tagRomanceRita Remembers Ch. 03

Rita Remembers Ch. 03


Author's Note: My thanks to Ronnie Wachuka for his help and also for providing a male perspective. My thanks, also, to my friend Gloria.

It might be helpful to read Chapters 1 and 2.

There is no sex in this chapter, but just hang on for Chapter 4!!!


Rita pulled herself from her bed and groaned as she made her way to the bathroom, kneeling in front of the commode. Her stomach was rolling and she could feel the bile rise in her throat as she threw up for the third morning in a row. "Oh God," she shivered as she rinsed her mouth out and went back to lie down. "What in the world has made me so sick?" She truly didn't want it to be what she was thinking.

She had been in Tuscany and Florence with her parents for a week to see the sights and the beautiful old art work, architecture and vineyards. They had thought it would be good for her to get away. She had always been such a cheery, loving young woman, but in the last few weeks she had become morose and disinterested in everything. She missed Frank.

His face loomed up in her mind and she could see him. She could see his laughing eyes and that dark hair that she loved to run her fingers through. It made her still queasy stomach knot with desire as she remembered his soft sweet lips kissing her gently, becoming more demanding as he led her to heights of desire she had not known existed. She could hear in her heart his low sexy voice urging, "cum for me, Rita. Open your eyes sweetheart and cum for me. I want to see your pleasure." She nodded and whispered "Yes, oh yes," as tears slipped from her eyes and her fingers found her clit. She bit her lip and whimpered as she trembled through her orgasms.

"Oh Frank," she cried softly, "What did I do that you left me? I don't understand."

A knock on her bedroom door shook her from her thoughts and her mother came in. "Hurry darling, we must be ready to go as soon as your father...." Her mother looked quizzically at her daughter. "Rita, what's wrong? Are you sick, dear?"

She sat up and swung her feet to the floor as she looked at her mother briefly before running to the bathroom to throw up again. As she finally was able to stand on wobbly legs, she leaned against the sink to wash her face.

"Marie, are you and Rita ready?" her father called from the doorway.

"Not quite," his wife replied. "Rita isn't feeling well. We may need to see the Doctor at the Embassy when we return."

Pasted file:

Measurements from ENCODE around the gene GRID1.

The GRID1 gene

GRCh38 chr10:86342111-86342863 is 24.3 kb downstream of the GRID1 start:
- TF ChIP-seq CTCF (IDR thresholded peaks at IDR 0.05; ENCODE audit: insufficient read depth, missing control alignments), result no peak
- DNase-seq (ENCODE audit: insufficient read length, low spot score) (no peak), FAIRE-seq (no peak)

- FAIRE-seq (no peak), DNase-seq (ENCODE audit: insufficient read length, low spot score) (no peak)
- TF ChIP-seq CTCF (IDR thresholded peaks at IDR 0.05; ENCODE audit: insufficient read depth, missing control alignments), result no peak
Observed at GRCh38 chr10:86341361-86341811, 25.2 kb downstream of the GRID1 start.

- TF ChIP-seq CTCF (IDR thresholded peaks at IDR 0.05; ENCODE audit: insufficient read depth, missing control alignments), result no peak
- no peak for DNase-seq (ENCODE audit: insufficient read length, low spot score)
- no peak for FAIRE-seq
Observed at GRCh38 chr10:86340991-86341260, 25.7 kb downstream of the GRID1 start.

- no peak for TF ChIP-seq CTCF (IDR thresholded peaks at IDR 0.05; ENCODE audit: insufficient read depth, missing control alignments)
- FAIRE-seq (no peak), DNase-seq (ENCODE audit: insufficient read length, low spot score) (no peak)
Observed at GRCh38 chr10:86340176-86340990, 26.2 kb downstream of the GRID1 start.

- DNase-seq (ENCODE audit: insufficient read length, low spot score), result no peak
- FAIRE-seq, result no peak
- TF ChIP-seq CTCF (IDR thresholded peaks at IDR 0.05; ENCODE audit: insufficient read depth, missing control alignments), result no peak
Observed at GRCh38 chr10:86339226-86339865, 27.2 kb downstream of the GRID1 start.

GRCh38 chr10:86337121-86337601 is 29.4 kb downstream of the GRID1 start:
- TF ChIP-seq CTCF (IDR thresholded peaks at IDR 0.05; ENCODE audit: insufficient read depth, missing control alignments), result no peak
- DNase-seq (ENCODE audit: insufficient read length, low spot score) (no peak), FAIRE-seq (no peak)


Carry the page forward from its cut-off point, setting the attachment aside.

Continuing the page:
He walked to the bathroom door and looked at his daughter. She was white as a sheet and shaky. "Is it something you ate, pumpkin?" he asked.

Rita sighed as she walked past him into the bedroom. "You might say that."

Her mother was fussing with packing Rita's things and mumbling about what all they needed to do before going back to Rome.

Rita didn't realize she had screamed at her mother until it was done.

"Stop it! Nothing matters? Don't you see? Just get out and leave me alone!!!" She was sobbing as if her heart was breaking as her mother stared in shock. "RITA!!!"

Before his wife could finish, Rita's father gently ushered her into the hall. "Go back to our room and I'll talk to her. She'll be fine in a few minutes. Finish packing and then we can check out."

Rita sat on the bed, her hands covering her face, crying as he crossed the room to take her in his arms, sitting beside her. She laid her head on his shoulder and sobbed. "I'm sorry, Dad. I don't know why I did that."

"It'll be all right. Your mother will get over it. She's just never seen you this upset. Shhh! Now, dry your tears and tell me about it."

Rita sat up and wiped her eyes, smiling wanly as he handed her his handkerchief. "You always make me feel better, Daddy, but this problem you can't solve."

"Oh, I don't know," he smiled. "Tell me, and we'll see."

Rita dropped her head and new tears slid down her cheeks.

"Is it a man?" he asked gently.

She nodded.

"Want to tell me about it?" he asked.

"I can't," she choked out. "He...he left. I don't know where he is...and...."

"Oh sweetheart, it will be ok. Just talk. I'll listen."

The words tumbled from her through more tears and he held her close.

"Dad, I think I'm pregnant." She sobbed. "I'm so sorry. I know I'm a big disappointment to you."

He patted her back and held her on his shoulder so she couldn't see his tears. "You're not a disappointment to me, nor to your mother. We'll see the Doctor and make sure about this. It'll all work out." He was trying to be calm, but it was almost more than he could do. "Do you know who the father is?" She nodded. "Will you tell me?" He asked. "I can't," she whispered.